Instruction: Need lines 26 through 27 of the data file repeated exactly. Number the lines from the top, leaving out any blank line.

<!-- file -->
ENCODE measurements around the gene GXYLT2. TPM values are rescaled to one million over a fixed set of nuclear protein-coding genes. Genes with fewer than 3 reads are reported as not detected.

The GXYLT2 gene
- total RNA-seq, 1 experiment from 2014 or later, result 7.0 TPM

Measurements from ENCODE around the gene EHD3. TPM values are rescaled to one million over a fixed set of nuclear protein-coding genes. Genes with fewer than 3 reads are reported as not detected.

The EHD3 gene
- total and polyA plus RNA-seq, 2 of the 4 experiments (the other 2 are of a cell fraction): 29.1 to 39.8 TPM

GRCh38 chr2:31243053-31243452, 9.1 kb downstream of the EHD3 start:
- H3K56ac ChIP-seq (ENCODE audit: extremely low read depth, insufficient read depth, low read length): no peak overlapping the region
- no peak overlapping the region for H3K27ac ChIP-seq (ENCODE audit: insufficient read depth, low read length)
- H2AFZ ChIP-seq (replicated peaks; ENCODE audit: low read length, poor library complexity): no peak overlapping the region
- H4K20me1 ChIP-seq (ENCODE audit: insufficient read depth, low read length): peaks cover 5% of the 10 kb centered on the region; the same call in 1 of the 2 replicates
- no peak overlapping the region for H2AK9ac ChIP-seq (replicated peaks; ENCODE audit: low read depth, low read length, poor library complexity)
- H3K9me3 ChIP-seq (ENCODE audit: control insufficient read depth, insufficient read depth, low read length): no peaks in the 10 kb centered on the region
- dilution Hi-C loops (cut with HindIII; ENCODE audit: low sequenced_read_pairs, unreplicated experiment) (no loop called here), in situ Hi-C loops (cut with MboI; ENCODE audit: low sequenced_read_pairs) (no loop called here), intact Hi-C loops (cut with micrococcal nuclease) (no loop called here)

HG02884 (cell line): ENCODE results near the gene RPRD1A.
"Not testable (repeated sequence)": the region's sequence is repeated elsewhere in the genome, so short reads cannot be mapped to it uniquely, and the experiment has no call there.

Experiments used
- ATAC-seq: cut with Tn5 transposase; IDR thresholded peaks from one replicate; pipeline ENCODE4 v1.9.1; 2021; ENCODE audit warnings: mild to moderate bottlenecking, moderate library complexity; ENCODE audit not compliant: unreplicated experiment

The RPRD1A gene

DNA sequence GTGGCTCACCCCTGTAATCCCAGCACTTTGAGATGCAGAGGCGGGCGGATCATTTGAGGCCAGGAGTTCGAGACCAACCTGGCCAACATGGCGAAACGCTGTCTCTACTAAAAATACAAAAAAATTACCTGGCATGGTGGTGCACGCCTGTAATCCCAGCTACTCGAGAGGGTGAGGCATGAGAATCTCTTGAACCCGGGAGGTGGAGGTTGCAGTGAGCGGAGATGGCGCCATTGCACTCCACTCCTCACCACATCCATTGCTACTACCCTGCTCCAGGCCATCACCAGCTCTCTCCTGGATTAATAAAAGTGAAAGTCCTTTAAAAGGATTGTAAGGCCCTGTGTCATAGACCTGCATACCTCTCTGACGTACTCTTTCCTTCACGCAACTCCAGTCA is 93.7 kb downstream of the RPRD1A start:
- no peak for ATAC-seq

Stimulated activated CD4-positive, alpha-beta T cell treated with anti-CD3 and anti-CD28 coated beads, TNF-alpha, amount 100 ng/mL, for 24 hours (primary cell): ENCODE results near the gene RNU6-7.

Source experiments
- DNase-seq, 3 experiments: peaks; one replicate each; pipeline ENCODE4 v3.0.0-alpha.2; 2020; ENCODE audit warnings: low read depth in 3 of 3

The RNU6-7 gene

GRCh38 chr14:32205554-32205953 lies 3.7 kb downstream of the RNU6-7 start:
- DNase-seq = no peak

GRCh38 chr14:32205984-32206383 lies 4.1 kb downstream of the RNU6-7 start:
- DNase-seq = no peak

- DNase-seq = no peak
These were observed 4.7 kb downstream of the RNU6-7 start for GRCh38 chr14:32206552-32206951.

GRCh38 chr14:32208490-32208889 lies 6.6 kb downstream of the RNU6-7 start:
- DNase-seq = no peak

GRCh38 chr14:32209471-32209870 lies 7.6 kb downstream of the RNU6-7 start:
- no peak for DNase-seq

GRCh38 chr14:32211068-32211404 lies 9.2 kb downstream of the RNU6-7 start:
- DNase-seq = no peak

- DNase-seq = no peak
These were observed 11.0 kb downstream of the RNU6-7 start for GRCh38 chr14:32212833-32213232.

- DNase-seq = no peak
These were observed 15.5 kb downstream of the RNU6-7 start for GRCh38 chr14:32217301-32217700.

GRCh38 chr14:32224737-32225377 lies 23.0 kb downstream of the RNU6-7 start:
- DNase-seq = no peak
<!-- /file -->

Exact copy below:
GRCh38 chr14:32205554-32205953 lies 3.7 kb downstream of the RNU6-7 start:
- DNase-seq = no peak